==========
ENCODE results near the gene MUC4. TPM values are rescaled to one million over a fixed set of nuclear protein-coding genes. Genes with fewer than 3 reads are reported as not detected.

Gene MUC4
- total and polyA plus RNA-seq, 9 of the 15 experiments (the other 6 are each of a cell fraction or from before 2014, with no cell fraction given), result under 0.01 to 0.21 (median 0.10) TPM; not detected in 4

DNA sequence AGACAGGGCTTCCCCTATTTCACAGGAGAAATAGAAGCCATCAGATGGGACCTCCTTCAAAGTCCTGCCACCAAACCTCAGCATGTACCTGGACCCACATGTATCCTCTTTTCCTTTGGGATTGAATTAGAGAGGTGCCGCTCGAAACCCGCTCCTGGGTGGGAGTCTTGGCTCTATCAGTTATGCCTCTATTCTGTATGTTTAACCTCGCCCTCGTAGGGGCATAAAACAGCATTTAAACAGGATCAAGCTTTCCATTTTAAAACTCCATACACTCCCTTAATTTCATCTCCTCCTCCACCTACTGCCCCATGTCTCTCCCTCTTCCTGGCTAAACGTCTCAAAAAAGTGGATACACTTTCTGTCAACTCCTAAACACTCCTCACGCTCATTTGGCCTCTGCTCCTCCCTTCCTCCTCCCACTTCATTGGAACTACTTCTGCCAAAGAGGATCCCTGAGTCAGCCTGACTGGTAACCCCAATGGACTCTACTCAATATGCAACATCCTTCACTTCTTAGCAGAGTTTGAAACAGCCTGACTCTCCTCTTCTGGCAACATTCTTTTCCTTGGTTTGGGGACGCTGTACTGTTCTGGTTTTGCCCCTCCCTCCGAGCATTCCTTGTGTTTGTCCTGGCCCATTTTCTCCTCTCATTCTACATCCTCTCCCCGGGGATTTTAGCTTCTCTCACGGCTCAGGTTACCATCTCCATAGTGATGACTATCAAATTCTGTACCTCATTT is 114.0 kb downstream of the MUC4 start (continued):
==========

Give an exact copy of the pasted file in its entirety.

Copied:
ENCODE results near the gene MUC4. TPM values are rescaled to one million over a fixed set of nuclear protein-coding genes. Genes with fewer than 3 reads are reported as not detected.

Gene MUC4
- total and polyA plus RNA-seq, 9 of the 15 experiments (the other 6 are each of a cell fraction or from before 2014, with no cell fraction given), result under 0.01 to 0.21 (median 0.10) TPM; not detected in 4

DNA sequence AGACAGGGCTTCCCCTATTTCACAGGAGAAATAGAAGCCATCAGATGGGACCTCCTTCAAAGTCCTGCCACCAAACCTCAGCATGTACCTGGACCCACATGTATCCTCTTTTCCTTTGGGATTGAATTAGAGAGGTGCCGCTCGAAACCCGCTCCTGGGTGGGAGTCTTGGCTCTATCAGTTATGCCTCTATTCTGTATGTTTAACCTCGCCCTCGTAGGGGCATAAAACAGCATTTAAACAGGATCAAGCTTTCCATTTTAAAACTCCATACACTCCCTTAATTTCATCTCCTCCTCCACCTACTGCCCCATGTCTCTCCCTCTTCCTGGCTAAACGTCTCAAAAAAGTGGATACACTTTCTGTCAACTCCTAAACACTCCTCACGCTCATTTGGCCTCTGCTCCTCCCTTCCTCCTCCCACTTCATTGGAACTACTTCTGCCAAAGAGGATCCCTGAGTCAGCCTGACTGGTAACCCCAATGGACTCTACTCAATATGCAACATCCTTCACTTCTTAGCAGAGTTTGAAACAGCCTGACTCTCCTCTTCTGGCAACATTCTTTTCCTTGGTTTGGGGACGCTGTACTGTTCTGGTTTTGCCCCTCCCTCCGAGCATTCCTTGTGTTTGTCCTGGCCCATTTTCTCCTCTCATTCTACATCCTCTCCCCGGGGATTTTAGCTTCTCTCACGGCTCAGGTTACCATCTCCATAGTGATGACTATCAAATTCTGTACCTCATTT is 114.0 kb downstream of the MUC4 start (continued):